The traditional wisdom on studying the impact of social and economic policies in formal institutions and governance systems in India and elsewhere is to rely on hardcore measurement data -- to evaluate performance and (re)design policies using data-centred analytical perspectives. The excessive reliance on data extraction and its validation by public policy practitioners raises some vital questions on what works and what doesn't work in improving access to public services like healthcare, education, policing, etc., and to what extent incentives decided solely on the basis of metrics may culminate in counter-productive results.
"What gets measured gets done" is a traditional credo of measured performance, what Jerry Muller in his book The Tyranny of Metrics calls the "metric fixation". Muller outlines three tenets to the metrical canon: the first involves acknowledging a set of indicators to measure comparative performance from standardised data while replacing judgement acquired through personal experiences and observational behaviour; the second involves making such metrics public to ensure transparency and accountability of public institutions mandated to provide public services (example, education and healthcare); and third, managing monetary incentives and rewards, mapped directly with results analysed from metrics in the quest to improve measured performance.
All these three tenets of using (data-centric) metrics are considered essential by policymakers and politicians to marry "good intentions to managerial techniques". 'Measure, monitor and remunerate', as the Trinitarian formula thus becomes panacea for tackling all problems, including those with a social dimension, influenced by norms and cultural practices. However, one can identify counter-effects of such metric-based incentive pattern in India's medical system.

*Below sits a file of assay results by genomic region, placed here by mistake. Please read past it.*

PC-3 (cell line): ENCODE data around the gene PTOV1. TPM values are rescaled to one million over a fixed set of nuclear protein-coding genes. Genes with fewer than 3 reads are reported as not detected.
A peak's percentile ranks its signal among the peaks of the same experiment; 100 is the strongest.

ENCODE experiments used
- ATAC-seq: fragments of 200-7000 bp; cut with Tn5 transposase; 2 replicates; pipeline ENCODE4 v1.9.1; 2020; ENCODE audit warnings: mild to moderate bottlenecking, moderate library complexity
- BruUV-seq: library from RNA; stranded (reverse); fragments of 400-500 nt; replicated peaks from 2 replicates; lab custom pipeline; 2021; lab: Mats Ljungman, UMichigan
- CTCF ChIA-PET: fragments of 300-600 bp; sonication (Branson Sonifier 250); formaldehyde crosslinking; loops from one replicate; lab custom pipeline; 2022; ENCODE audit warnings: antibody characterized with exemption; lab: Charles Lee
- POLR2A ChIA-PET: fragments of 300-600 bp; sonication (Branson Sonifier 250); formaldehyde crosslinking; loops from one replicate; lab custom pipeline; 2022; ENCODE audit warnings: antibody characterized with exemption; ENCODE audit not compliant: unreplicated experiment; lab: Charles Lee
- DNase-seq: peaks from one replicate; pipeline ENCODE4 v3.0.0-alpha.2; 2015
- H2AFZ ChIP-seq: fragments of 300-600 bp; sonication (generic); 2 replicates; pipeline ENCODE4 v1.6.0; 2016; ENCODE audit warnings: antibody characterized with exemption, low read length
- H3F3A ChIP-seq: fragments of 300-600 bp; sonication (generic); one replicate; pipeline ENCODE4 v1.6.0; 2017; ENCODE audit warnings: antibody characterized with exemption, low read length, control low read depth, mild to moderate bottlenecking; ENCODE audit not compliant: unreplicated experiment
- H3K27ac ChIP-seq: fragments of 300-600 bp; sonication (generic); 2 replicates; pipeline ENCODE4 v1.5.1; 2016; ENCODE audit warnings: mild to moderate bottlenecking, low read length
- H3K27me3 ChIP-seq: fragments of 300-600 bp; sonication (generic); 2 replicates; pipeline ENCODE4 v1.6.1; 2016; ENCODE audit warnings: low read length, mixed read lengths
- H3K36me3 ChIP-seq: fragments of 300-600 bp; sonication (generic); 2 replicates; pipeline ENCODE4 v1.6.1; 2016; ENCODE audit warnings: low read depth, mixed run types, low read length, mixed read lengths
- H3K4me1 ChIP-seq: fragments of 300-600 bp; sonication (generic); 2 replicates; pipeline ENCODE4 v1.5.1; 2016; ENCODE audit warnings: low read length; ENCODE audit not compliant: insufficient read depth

India's healthcare system comprises of a complex web of medical establishments in the form of clinics, hospitals, government agencies, insurance companies, etc. There remain significant demand-supply constraints, circumscribing access to (primary, secondary, tertiary) medical services of a reasonable quality at an affordable rate across these areas.
Metrics of per-capita spending on healthcare, mortality rates and life expectancy do reflect the asymmetric state of healthcare access across states, rural and urban areas. However, a closer analysis on identifying some causes and reasons for the proliferating incidence of communicable/non-communicable diseases or a weak doctor-patient relationship, etc., reflect how such commonly studied healthcare metrics alone cannot explain the systemic nature of medical concerns affecting India's demography.
It has been argued as to how access to quality healthcare in rural areas in Bihar, Madhya Pradesh, West Bengal and some parts of Rajasthan remain influenced by a common perception that proper diagnosis and medical service is only available in far-away district hospitals, regardless of whether a well-operational primary healthcare facility is situated nearby.